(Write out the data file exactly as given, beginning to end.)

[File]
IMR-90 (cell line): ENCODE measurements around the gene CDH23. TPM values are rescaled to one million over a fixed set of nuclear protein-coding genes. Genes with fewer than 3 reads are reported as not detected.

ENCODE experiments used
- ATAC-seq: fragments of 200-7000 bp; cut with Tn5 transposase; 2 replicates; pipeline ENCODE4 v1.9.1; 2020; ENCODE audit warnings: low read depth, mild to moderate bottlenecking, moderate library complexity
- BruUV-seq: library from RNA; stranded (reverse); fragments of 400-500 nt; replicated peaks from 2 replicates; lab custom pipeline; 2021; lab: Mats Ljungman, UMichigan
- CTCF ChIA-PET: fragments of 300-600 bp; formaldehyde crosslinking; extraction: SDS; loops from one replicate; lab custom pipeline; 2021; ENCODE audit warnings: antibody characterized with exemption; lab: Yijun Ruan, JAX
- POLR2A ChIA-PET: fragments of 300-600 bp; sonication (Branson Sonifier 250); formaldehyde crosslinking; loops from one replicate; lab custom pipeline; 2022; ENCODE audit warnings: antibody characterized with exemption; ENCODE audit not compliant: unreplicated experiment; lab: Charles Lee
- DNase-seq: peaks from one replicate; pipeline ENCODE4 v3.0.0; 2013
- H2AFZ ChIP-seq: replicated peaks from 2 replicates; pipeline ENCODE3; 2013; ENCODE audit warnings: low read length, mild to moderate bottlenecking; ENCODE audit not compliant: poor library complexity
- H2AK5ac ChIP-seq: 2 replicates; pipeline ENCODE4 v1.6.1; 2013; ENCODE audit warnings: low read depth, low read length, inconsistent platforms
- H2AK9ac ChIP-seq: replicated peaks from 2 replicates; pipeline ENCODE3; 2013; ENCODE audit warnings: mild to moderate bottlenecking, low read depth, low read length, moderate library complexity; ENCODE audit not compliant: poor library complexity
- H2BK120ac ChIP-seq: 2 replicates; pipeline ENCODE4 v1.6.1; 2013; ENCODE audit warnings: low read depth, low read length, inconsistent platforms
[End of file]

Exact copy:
IMR-90 (cell line): ENCODE measurements around the gene CDH23. TPM values are rescaled to one million over a fixed set of nuclear protein-coding genes. Genes with fewer than 3 reads are reported as not detected.

ENCODE experiments used
- ATAC-seq: fragments of 200-7000 bp; cut with Tn5 transposase; 2 replicates; pipeline ENCODE4 v1.9.1; 2020; ENCODE audit warnings: low read depth, mild to moderate bottlenecking, moderate library complexity
- BruUV-seq: library from RNA; stranded (reverse); fragments of 400-500 nt; replicated peaks from 2 replicates; lab custom pipeline; 2021; lab: Mats Ljungman, UMichigan
- CTCF ChIA-PET: fragments of 300-600 bp; formaldehyde crosslinking; extraction: SDS; loops from one replicate; lab custom pipeline; 2021; ENCODE audit warnings: antibody characterized with exemption; lab: Yijun Ruan, JAX
- POLR2A ChIA-PET: fragments of 300-600 bp; sonication (Branson Sonifier 250); formaldehyde crosslinking; loops from one replicate; lab custom pipeline; 2022; ENCODE audit warnings: antibody characterized with exemption; ENCODE audit not compliant: unreplicated experiment; lab: Charles Lee
- DNase-seq: peaks from one replicate; pipeline ENCODE4 v3.0.0; 2013
- H2AFZ ChIP-seq: replicated peaks from 2 replicates; pipeline ENCODE3; 2013; ENCODE audit warnings: low read length, mild to moderate bottlenecking; ENCODE audit not compliant: poor library complexity
- H2AK5ac ChIP-seq: 2 replicates; pipeline ENCODE4 v1.6.1; 2013; ENCODE audit warnings: low read depth, low read length, inconsistent platforms
- H2AK9ac ChIP-seq: replicated peaks from 2 replicates; pipeline ENCODE3; 2013; ENCODE audit warnings: mild to moderate bottlenecking, low read depth, low read length, moderate library complexity; ENCODE audit not compliant: poor library complexity
- H2BK120ac ChIP-seq: 2 replicates; pipeline ENCODE4 v1.6.1; 2013; ENCODE audit warnings: low read depth, low read length, inconsistent platforms